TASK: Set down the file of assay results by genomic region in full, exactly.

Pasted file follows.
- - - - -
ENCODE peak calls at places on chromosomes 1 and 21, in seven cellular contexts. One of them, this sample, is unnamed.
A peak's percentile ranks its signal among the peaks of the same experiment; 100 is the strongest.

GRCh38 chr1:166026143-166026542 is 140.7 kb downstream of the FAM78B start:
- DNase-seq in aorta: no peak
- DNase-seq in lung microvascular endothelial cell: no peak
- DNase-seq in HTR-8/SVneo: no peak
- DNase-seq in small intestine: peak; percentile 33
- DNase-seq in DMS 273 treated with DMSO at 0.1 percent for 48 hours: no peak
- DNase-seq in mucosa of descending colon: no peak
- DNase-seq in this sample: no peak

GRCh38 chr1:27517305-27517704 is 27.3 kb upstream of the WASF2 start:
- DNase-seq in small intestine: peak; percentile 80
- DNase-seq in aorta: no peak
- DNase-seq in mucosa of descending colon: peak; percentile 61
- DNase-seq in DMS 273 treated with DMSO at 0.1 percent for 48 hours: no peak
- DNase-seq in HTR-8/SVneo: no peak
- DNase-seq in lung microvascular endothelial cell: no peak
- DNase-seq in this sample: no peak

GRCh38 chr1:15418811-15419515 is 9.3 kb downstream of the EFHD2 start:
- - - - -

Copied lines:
ENCODE peak calls at places on chromosomes 1 and 21, in seven cellular contexts. One of them, this sample, is unnamed.
A peak's percentile ranks its signal among the peaks of the same experiment; 100 is the strongest.

GRCh38 chr1:166026143-166026542 is 140.7 kb downstream of the FAM78B start:
- DNase-seq in aorta: no peak
- DNase-seq in lung microvascular endothelial cell: no peak
- DNase-seq in HTR-8/SVneo: no peak
- DNase-seq in small intestine: peak; percentile 33
- DNase-seq in DMS 273 treated with DMSO at 0.1 percent for 48 hours: no peak
- DNase-seq in mucosa of descending colon: no peak
- DNase-seq in this sample: no peak

GRCh38 chr1:27517305-27517704 is 27.3 kb upstream of the WASF2 start:
- DNase-seq in small intestine: peak; percentile 80
- DNase-seq in aorta: no peak
- DNase-seq in mucosa of descending colon: peak; percentile 61
- DNase-seq in DMS 273 treated with DMSO at 0.1 percent for 48 hours: no peak
- DNase-seq in HTR-8/SVneo: no peak
- DNase-seq in lung microvascular endothelial cell: no peak
- DNase-seq in this sample: no peak

GRCh38 chr1:15418811-15419515 is 9.3 kb downstream of the EFHD2 start: